Thank you for the article :)
      • Apr 17 2013: Hi Theodore
        "The is no conclusive evidence of "free will.""
        Free will is a spiritual application of thought 'overseeing' our will.
        In fact this was one of the main reasons for God having His body made in Mary. This allowed Him to interact with evil spirits and correct their bad influence on humanity.

        But I'm sure none of this makes sense to you since you are not free to change your mind LOL
    • Apr 17 2013: Good talk, but I didn't draw the conclusions you did, in free or not.
  • Apr 15 2013: The Swedenborgian view regarding animals is that harmless animals represent all the many good affections people may possess as a part of their emotional makeup. Savage animals represent destructive and harmful passions.

    Animals are not free because they are bound by their instinct. Humans can change their loves, ideas (their mind) and act against all of those. We can pretend (for a reason), animals cannot.

    We can force ourselves to do something we don't want to because our will and understanding are not bound together but one can influence the other. That means we could even love our enemies and wish someone the best, while we don't care about him/her.

    Humans have three levels of development, civic, moral and spiritual. Animals do not. We humans can do good for goodness sake and believe truth for the sake of truth, not for the sake of rewards or higher income, regard or prestige.
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    Apr 15 2013: An animal was created for the purpose of serving man in any way it could. I do not believe that animals have a conscious understanding of freedom because animal instinct goes against the reasonable philosophical concept that you exist and know you can die. Animals are not aware of death, or more or less worried about their life, other than staying alive by eating. We human beings have the mental capacity to understand our existence and accept the fact that we are mortal. We can develop complex thinking processes that the animal mind cannot comprehend, such as philosophy, intimacy, existence and other complex thoughts and theories.
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    Gord G

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    Apr 15 2013: I find it difficult to determine my own freedom, and I have an intimate connection to my consciousness. My thoughts regarding an animal's sense of freedom are hopelessly tainted by the rhetoric of my species.
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    Apr 11 2013: I recently learned that the Buddha experienced his past lives during his life of enlightenment, and he reported that he was a cat. Buddhism regards the importance of obtaining liberation from the suffering in this world, so if you take the idea that there are various forms of life but they are still sharing the same world as we, you may as well consider they are likely not unthinking, irrational beings and they are here for a reason, such as we.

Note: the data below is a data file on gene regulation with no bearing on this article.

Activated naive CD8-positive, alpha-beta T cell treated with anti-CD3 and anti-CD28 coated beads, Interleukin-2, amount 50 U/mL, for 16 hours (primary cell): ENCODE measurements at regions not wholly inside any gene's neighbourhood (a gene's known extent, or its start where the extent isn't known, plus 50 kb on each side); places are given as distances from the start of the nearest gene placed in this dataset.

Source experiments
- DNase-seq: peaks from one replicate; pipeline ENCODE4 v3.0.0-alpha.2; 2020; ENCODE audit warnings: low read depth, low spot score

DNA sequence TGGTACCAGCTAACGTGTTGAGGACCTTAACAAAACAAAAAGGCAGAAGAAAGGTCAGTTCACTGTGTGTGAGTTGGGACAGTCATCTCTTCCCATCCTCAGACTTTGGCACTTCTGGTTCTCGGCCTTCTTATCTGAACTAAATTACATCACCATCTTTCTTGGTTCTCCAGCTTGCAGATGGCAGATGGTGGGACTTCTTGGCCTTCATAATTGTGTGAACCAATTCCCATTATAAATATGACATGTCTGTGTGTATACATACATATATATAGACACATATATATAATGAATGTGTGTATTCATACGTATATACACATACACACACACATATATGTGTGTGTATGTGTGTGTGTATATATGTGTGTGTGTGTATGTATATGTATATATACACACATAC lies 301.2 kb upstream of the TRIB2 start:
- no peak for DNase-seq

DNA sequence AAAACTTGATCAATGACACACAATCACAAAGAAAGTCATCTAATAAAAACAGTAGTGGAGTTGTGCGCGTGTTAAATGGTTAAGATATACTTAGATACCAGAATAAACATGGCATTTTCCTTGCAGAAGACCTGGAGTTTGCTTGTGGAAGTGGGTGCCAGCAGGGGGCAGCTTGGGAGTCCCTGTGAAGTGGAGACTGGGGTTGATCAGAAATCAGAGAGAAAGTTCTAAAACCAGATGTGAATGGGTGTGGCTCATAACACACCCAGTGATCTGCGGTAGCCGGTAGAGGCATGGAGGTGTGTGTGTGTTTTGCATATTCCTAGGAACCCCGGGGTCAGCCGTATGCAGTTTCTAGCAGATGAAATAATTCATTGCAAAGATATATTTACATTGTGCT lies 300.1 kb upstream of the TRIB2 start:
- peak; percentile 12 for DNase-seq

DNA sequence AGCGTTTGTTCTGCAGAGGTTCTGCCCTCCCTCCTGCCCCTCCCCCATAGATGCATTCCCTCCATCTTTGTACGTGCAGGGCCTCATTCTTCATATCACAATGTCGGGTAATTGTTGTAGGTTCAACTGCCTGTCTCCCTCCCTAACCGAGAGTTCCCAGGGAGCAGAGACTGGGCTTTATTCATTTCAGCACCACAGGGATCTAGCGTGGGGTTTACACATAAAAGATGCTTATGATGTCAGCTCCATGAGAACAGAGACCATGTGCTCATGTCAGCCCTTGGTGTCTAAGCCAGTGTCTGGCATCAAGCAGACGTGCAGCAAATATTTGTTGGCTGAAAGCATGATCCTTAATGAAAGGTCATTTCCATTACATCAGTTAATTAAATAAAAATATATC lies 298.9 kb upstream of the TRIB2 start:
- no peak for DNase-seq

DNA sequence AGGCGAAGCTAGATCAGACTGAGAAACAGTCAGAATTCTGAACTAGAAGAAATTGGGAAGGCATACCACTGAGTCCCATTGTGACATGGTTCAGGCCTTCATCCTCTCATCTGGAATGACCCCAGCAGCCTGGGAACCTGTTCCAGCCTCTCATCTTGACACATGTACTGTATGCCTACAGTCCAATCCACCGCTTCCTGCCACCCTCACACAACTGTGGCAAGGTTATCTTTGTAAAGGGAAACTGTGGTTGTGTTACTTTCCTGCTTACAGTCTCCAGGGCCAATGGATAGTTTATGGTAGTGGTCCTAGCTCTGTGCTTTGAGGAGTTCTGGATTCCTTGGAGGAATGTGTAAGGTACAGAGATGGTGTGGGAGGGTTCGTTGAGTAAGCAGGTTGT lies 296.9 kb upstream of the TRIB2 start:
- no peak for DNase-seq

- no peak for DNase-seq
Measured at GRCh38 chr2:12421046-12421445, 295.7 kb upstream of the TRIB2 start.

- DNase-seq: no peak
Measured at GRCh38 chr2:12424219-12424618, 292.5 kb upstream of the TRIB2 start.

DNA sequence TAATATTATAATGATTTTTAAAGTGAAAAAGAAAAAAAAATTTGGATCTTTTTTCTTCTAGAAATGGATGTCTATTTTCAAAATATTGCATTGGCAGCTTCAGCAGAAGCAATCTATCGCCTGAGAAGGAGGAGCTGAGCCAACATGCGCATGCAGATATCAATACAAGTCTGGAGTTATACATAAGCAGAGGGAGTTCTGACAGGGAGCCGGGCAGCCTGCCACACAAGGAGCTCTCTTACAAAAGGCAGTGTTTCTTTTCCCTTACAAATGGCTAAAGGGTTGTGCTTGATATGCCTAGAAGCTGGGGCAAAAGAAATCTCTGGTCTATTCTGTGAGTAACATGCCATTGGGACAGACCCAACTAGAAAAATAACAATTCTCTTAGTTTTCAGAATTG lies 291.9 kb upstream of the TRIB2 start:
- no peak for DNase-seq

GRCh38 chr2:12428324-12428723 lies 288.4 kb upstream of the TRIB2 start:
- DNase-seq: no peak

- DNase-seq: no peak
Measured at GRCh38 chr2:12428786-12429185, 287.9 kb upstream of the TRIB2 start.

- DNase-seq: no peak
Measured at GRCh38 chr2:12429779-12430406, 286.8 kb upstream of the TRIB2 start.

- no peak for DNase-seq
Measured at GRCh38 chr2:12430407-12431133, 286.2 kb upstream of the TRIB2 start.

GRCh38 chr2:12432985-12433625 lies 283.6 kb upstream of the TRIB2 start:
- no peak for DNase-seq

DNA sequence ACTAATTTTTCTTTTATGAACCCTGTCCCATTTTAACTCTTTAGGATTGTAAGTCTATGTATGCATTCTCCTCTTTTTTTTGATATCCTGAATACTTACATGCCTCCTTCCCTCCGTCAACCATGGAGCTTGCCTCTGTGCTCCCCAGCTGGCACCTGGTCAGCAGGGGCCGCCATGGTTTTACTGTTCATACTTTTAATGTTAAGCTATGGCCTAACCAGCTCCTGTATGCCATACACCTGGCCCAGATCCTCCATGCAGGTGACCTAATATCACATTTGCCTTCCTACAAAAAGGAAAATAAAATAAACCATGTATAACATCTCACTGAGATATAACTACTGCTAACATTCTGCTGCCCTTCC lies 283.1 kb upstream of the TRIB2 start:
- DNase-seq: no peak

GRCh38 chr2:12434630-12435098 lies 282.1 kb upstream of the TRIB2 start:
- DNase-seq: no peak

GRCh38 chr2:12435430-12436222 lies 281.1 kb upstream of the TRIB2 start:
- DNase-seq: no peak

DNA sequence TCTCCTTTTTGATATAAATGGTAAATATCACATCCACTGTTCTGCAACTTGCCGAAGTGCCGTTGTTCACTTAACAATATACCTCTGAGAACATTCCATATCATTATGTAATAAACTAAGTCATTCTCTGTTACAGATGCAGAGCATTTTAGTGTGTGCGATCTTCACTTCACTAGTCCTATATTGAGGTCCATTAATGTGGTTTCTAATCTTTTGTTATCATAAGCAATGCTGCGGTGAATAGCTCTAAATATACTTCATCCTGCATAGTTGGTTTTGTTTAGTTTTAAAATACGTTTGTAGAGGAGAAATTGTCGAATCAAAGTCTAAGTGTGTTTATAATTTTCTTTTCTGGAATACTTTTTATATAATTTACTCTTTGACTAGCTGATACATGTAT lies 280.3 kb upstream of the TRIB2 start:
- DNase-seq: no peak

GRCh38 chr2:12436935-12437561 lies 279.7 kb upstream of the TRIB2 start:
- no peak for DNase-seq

Buddhism is not the only religion that believes in an animal soul, so you may be interested in doing research on this topic.
  • Apr 11 2013: IMO: The meanings of words like "religion" "good" and "free" are defined by each of us individually.

    Traditionally freedom has meant freedom from a tyrannical government, and by that meaning, wild animals enjoy some freedom.

    Some people think that freedom means that one is free from being told what to do. They think that a modern boss or supervisor, who tells people what to do and how to do it, and has control over their wages and whether they have a job tomorrow, is a modern tyrant. Modern workers are just slaves by a different name, and have no freedom. Wild animals are free from tyranny, but domestic animals suffer absolute tyranny.

    Some people believe that true freedom means freedom from hunger and poverty. If you cannot obtain water that is fit to drink, then freedom is meaningless. Many wild animals experience hunger almost constantly. I suppose most wild animals find water, but I wonder how much of it is polluted.

    Do you think deer are enjoying freedom when they live in constant fear of predators, especially human predators? Also, they are constantly getting killed by automobiles, by just crossing roads, which are everywhere in the USA. I suppose they still enjoy some limited form of freedom.

    Are the wild animals truly free when humans can burn down their homes and gardens, without so much as consulting or even notifying the animals first?

    My opinion is that freedom is very much in the mind of the individual. I doubt that there are many animals that think about freedom. Wild animals are too busy doing what is important, finding food and caring for their young. Thinking about freedom is a luxury. Did freedom exist before a human first thought of the concept?